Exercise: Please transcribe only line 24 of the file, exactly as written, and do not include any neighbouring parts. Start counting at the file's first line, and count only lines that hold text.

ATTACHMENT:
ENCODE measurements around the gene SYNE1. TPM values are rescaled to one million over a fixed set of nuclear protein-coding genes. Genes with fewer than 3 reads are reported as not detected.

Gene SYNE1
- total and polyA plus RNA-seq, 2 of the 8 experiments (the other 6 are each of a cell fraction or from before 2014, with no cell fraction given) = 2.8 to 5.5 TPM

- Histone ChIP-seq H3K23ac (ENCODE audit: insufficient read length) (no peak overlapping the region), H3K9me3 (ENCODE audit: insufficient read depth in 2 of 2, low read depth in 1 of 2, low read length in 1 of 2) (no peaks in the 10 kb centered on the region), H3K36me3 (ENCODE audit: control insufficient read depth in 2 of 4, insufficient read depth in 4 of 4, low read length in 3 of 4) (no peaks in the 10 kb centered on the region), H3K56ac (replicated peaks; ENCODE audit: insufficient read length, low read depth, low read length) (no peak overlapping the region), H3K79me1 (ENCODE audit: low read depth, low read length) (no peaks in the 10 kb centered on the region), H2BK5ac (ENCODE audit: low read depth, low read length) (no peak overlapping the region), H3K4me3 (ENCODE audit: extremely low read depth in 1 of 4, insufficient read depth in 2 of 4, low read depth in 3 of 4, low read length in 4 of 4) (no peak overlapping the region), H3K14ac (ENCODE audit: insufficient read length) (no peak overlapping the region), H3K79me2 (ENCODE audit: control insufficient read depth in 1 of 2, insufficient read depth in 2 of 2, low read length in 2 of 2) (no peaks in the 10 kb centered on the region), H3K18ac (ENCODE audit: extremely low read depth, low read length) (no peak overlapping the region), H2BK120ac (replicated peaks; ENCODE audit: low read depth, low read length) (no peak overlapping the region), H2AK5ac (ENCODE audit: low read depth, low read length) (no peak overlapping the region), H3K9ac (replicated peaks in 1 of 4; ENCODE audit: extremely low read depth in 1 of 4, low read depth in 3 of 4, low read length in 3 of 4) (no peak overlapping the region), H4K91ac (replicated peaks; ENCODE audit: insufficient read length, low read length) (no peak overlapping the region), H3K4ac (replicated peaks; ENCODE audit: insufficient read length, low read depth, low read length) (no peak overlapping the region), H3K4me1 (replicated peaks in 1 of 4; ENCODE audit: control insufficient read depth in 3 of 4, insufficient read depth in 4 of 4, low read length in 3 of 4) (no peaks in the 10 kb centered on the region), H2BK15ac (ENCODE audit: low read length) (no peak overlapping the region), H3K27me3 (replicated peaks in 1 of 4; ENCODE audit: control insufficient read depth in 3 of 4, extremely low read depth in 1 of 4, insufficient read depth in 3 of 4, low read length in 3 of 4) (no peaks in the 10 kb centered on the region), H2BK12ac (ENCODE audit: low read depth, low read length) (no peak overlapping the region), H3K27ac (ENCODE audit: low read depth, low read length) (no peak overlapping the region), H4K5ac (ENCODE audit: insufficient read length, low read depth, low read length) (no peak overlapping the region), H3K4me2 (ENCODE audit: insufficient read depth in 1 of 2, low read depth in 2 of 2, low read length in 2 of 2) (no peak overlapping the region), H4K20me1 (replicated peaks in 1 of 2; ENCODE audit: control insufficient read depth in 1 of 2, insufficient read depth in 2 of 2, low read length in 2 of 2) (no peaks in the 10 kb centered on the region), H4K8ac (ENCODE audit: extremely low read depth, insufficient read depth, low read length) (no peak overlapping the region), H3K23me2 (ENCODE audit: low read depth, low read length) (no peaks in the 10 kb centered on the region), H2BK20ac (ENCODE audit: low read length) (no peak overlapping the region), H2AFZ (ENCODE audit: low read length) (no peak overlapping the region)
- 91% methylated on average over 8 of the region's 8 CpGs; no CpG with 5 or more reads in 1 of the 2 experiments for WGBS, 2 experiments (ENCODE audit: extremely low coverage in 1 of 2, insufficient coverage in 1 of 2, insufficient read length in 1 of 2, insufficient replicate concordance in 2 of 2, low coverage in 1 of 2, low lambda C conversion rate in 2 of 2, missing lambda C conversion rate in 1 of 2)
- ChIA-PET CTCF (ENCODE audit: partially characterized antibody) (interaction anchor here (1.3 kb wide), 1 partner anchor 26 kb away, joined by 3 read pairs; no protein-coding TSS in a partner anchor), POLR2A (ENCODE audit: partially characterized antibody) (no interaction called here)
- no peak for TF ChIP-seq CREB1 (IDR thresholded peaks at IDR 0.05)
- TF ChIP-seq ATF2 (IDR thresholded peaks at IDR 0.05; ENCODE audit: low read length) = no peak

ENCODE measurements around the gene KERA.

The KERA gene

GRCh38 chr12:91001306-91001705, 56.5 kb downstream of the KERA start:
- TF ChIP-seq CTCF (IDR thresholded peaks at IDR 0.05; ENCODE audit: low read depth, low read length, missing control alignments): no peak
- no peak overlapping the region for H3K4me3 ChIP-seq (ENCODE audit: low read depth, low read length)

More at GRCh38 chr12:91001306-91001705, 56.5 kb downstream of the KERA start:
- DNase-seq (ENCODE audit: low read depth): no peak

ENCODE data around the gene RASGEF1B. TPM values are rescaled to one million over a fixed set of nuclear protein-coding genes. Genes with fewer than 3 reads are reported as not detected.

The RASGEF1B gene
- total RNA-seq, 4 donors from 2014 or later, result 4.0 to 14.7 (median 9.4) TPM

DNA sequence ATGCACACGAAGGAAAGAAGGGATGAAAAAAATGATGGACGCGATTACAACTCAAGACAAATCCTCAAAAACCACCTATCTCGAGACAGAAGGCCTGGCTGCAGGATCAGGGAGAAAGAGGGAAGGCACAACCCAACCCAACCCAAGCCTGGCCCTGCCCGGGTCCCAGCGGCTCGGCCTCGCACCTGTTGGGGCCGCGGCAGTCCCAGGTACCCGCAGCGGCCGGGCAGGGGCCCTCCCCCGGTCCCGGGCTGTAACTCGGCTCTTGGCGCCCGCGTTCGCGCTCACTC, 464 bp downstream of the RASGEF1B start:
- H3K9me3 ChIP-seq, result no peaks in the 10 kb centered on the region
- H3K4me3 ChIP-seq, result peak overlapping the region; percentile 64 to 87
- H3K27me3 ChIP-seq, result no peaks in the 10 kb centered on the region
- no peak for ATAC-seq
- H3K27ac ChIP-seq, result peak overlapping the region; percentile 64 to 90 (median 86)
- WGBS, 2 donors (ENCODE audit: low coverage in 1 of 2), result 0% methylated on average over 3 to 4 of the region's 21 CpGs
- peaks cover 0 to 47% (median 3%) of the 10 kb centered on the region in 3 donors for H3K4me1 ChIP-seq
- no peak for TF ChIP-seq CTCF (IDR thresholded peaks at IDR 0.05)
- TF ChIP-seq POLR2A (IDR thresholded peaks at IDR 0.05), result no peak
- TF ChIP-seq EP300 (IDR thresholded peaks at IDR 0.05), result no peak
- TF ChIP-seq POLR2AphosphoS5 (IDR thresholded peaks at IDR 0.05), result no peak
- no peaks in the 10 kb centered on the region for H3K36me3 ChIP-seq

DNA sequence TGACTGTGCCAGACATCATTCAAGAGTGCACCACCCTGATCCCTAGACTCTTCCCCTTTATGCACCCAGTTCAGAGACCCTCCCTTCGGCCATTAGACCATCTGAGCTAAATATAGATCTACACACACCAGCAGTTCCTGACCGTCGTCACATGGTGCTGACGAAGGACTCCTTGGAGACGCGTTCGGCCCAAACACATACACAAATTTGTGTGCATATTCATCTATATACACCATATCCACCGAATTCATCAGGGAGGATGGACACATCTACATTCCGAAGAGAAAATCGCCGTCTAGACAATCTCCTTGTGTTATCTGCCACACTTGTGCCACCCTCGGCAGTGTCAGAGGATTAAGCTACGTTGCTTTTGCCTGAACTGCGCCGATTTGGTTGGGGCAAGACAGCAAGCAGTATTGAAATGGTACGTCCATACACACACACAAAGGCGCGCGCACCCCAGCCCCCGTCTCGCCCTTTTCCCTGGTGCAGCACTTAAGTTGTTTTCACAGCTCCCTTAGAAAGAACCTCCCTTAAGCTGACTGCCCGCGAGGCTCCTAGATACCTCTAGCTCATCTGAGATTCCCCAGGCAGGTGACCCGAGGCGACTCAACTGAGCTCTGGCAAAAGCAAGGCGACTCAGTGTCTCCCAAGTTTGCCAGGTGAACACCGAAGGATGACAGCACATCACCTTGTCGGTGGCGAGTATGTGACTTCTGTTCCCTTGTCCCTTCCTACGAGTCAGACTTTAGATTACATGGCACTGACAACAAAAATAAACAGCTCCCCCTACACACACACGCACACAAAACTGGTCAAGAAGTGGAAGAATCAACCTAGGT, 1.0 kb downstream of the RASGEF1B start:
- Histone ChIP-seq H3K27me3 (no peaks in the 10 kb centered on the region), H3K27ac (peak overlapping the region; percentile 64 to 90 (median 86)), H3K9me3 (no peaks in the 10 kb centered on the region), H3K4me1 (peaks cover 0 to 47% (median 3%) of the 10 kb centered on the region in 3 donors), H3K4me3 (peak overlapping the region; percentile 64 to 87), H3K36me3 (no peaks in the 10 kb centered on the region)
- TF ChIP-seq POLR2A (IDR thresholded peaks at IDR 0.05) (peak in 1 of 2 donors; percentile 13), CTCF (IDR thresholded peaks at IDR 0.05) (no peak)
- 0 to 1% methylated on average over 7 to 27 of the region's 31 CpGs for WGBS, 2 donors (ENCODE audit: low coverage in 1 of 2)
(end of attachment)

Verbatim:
- H3K27ac ChIP-seq, result peak overlapping the region; percentile 64 to 90 (median 86)